For benchmarking, we compare the LPON distribution by performance level to that of the CEM All Schools performance for the same school year, SY 2008-2009. The results are again for the traditional physics curriculum post-test. Note, however, that schools which avail of the services offered by CEM (middle column in Tables 10 and 11, i.e., CEM All Schools) generally belong to the more affluent schools which can afford the fees for the external tests, or are consistent in maintaining quality standards. On the other hand, LPON pilot schools include small private schools with limited resources, and which are subsidized by the government under the FAPE Educational Service Contracting scheme giving tuition fee assistance of P5,000 per student for one school year. From Tables 10 and 11, the distribution by performance level benchmarks are not far from that of the LPON schools, and projected to be attainable within two to three years of LPON implementation.
D. Comparison of Best Schools with Traditional Physics Curriculum Post-test

Again, for benchmarking purposes, one may also look at Table 12 which shows the best school performance under the TPC post-test. Even at an early stage, the performance of the LPON best schools, based on highest statistical gain and highest PC Mean, is nearly comparable with the CEM best school in MetroManila, especially on the Mean PC and the highest and lowest scores obtained. These numbers should be noted since in the LPON, students are learning independently most of the time through the written PEP activities and the video lessons.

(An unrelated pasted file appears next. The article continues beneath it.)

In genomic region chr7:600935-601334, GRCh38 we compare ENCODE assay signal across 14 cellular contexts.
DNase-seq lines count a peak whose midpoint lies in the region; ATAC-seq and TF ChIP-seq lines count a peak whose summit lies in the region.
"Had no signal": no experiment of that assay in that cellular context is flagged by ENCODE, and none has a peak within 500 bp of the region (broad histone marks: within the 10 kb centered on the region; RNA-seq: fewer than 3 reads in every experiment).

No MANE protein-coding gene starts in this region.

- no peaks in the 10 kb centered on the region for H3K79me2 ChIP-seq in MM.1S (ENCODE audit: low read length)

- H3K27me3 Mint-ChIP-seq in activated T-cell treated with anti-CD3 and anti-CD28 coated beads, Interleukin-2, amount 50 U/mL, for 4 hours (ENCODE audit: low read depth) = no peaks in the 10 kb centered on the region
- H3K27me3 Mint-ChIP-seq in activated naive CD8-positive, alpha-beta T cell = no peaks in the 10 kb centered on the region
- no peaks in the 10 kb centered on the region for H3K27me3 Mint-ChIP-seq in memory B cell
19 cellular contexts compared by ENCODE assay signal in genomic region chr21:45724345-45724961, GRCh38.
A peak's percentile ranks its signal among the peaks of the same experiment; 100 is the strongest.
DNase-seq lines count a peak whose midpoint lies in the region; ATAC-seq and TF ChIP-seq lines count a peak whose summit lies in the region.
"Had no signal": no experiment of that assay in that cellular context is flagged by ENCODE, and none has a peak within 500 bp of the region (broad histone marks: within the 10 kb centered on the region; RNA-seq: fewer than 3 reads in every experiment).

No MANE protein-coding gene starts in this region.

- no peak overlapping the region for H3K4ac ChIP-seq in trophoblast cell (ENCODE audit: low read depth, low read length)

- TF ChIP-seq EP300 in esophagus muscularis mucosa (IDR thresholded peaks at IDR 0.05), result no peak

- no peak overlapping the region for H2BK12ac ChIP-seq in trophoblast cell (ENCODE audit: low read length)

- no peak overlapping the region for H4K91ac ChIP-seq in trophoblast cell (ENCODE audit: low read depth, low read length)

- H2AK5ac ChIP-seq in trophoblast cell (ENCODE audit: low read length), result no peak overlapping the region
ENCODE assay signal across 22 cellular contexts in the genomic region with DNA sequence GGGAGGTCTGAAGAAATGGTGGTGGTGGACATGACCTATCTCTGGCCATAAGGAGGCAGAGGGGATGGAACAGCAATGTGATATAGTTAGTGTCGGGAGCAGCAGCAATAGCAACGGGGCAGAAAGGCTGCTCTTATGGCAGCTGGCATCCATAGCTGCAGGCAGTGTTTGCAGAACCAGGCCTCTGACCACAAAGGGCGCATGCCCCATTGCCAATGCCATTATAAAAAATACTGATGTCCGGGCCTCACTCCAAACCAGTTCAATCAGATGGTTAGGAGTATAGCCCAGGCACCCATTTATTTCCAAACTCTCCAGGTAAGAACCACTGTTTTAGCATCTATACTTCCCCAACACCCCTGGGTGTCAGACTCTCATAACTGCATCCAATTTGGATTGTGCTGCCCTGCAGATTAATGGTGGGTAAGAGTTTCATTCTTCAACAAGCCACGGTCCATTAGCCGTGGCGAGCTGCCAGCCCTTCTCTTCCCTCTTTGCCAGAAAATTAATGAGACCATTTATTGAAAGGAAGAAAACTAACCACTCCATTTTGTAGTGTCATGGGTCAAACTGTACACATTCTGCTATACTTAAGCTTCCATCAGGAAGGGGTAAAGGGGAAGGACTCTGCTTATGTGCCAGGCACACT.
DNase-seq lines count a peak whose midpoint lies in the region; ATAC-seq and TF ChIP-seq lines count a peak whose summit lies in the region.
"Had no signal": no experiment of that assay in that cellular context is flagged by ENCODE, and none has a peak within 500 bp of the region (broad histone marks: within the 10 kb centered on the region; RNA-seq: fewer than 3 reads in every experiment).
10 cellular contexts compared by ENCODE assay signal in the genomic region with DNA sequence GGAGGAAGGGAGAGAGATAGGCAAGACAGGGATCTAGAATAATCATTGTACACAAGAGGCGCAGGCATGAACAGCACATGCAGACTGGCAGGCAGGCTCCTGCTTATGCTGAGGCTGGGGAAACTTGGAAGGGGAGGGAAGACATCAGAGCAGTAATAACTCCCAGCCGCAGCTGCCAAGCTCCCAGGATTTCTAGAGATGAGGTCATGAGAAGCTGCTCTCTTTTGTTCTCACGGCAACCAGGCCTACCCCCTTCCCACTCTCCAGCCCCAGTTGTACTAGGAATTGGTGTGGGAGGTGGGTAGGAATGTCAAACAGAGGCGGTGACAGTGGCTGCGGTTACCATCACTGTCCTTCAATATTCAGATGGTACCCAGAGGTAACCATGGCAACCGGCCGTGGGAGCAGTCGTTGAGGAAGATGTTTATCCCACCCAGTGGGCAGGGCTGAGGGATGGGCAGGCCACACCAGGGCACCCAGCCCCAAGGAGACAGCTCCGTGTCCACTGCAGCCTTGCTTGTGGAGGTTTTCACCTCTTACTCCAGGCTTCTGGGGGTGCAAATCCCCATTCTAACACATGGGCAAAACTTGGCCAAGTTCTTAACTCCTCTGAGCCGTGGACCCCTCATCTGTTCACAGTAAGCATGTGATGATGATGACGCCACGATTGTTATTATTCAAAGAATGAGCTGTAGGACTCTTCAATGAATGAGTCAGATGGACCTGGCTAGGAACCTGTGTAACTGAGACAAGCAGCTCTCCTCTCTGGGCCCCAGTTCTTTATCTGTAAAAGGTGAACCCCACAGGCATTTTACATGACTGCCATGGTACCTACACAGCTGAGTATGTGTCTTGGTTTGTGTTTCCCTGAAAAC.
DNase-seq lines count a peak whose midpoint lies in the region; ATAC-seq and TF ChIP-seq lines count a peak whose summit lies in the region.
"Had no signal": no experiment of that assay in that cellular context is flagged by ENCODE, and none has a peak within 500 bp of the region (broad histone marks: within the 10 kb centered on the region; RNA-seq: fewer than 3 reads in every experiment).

E. Comparison of LPON and non-LPON Classes in the Same School with the Energy-Theme-Based Curriculum Post-test (PAASCU-accredited School)
Table 13 shows that a higher percentage of students under the LPON entered the Above Average to Excellent quality indices as compared with the non-LPON students. Interestingly, for the Poor and Very Poor quality indices, there were more non-LPON students, percentage-wise, than LPON students.

Table 14 shows the distribution by quality index for the CEM All Schools which can be compared to the LPON school of Table 13 for SY 2008-2009 with the ETBC post-test.
V. Project Evaluation by pilot Schools Administrators and Teachers

     All teachers who responded to the questions in the survey form accomplished during the LPON Evaluation Workshop on 2 May 2009, indicated a gain in confidence and competence (25 teachers). Twelve out of twelve principals/academic coordinators also indicated a gain in teacher confidence and competence. Nine out of nine principals/academic coordinators who answered the relevant questions (with available data) indicated an improvement in students’ mean performance in external and/or national assessments. Two principals remarked on parents being happy about the improvement in performance and behavior of their children who may be slow to average learners.

     Because of generally positive feedback on the effectiveness of the materials, for the school year 2009-2010, the materials (PEP Learning Activities and 18 volumes of DVD video lessons) are still being used by most of the original pilot schools, and an additional one private and 26 public schools in the province of Camarines Sur, as requested and funded by the congressional representative of the district. For School Year 2010-2011, FAPE is expanding the project to more than 200 private schools in the country.

VI. Implementation problems encountered and addressed

     The most common concern expressed by administrators and teachers involved in the project is the difference in pace of covering the LPON PEP material due to suspension of classes for various reasons such as bad weather, extra-curricular programs, and adjustment to the LPON project, among others. Some schools were able to cover only about half of the planned activities. During the Project Evaluation Workshop held on May 2, 2009, the project consultants gave tips and strategies for increasing content coverage for the next school year.